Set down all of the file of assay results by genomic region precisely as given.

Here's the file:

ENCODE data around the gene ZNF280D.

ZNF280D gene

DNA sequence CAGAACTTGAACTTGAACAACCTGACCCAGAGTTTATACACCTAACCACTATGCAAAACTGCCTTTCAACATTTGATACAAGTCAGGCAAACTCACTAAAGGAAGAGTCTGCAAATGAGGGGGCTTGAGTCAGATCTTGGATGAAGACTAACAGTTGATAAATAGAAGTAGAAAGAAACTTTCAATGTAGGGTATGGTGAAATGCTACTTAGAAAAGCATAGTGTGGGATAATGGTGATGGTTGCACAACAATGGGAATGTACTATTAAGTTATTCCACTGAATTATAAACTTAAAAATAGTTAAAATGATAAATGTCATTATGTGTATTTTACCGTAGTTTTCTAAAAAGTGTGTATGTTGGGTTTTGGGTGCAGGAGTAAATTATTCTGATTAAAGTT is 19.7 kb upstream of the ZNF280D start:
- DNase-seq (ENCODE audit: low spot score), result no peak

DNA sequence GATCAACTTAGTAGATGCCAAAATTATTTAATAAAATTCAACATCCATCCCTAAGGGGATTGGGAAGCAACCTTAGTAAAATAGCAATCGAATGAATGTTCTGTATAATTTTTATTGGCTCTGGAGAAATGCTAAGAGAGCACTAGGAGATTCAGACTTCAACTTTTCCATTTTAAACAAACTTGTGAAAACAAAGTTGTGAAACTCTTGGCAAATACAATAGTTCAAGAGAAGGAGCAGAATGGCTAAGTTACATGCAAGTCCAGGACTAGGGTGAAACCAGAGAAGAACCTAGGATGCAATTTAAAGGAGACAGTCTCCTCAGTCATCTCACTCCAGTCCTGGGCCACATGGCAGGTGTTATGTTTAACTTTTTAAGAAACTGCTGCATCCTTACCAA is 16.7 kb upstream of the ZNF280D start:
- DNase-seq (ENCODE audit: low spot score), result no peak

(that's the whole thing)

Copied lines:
ENCODE data around the gene ZNF280D.

ZNF280D gene

DNA sequence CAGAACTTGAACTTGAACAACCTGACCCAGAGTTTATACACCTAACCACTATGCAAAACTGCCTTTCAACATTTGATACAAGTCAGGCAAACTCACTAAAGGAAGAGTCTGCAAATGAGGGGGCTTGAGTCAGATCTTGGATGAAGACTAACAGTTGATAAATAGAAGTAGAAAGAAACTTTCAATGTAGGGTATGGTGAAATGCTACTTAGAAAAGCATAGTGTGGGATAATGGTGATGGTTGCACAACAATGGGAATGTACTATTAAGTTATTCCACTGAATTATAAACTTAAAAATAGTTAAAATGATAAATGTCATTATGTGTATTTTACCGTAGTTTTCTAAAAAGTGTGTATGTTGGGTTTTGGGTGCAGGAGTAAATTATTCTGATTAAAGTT is 19.7 kb upstream of the ZNF280D start:
- DNase-seq (ENCODE audit: low spot score), result no peak

DNA sequence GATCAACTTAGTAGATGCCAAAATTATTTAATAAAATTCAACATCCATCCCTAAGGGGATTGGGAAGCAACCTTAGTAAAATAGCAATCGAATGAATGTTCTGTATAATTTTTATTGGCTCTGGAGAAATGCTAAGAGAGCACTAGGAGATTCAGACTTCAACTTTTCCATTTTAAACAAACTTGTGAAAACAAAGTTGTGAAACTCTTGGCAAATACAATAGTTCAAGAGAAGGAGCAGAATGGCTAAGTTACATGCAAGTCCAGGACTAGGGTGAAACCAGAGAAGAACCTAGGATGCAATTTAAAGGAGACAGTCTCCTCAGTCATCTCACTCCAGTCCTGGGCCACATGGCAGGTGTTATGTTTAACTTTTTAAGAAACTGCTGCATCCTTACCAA is 16.7 kb upstream of the ZNF280D start:
- DNase-seq (ENCODE audit: low spot score), result no peak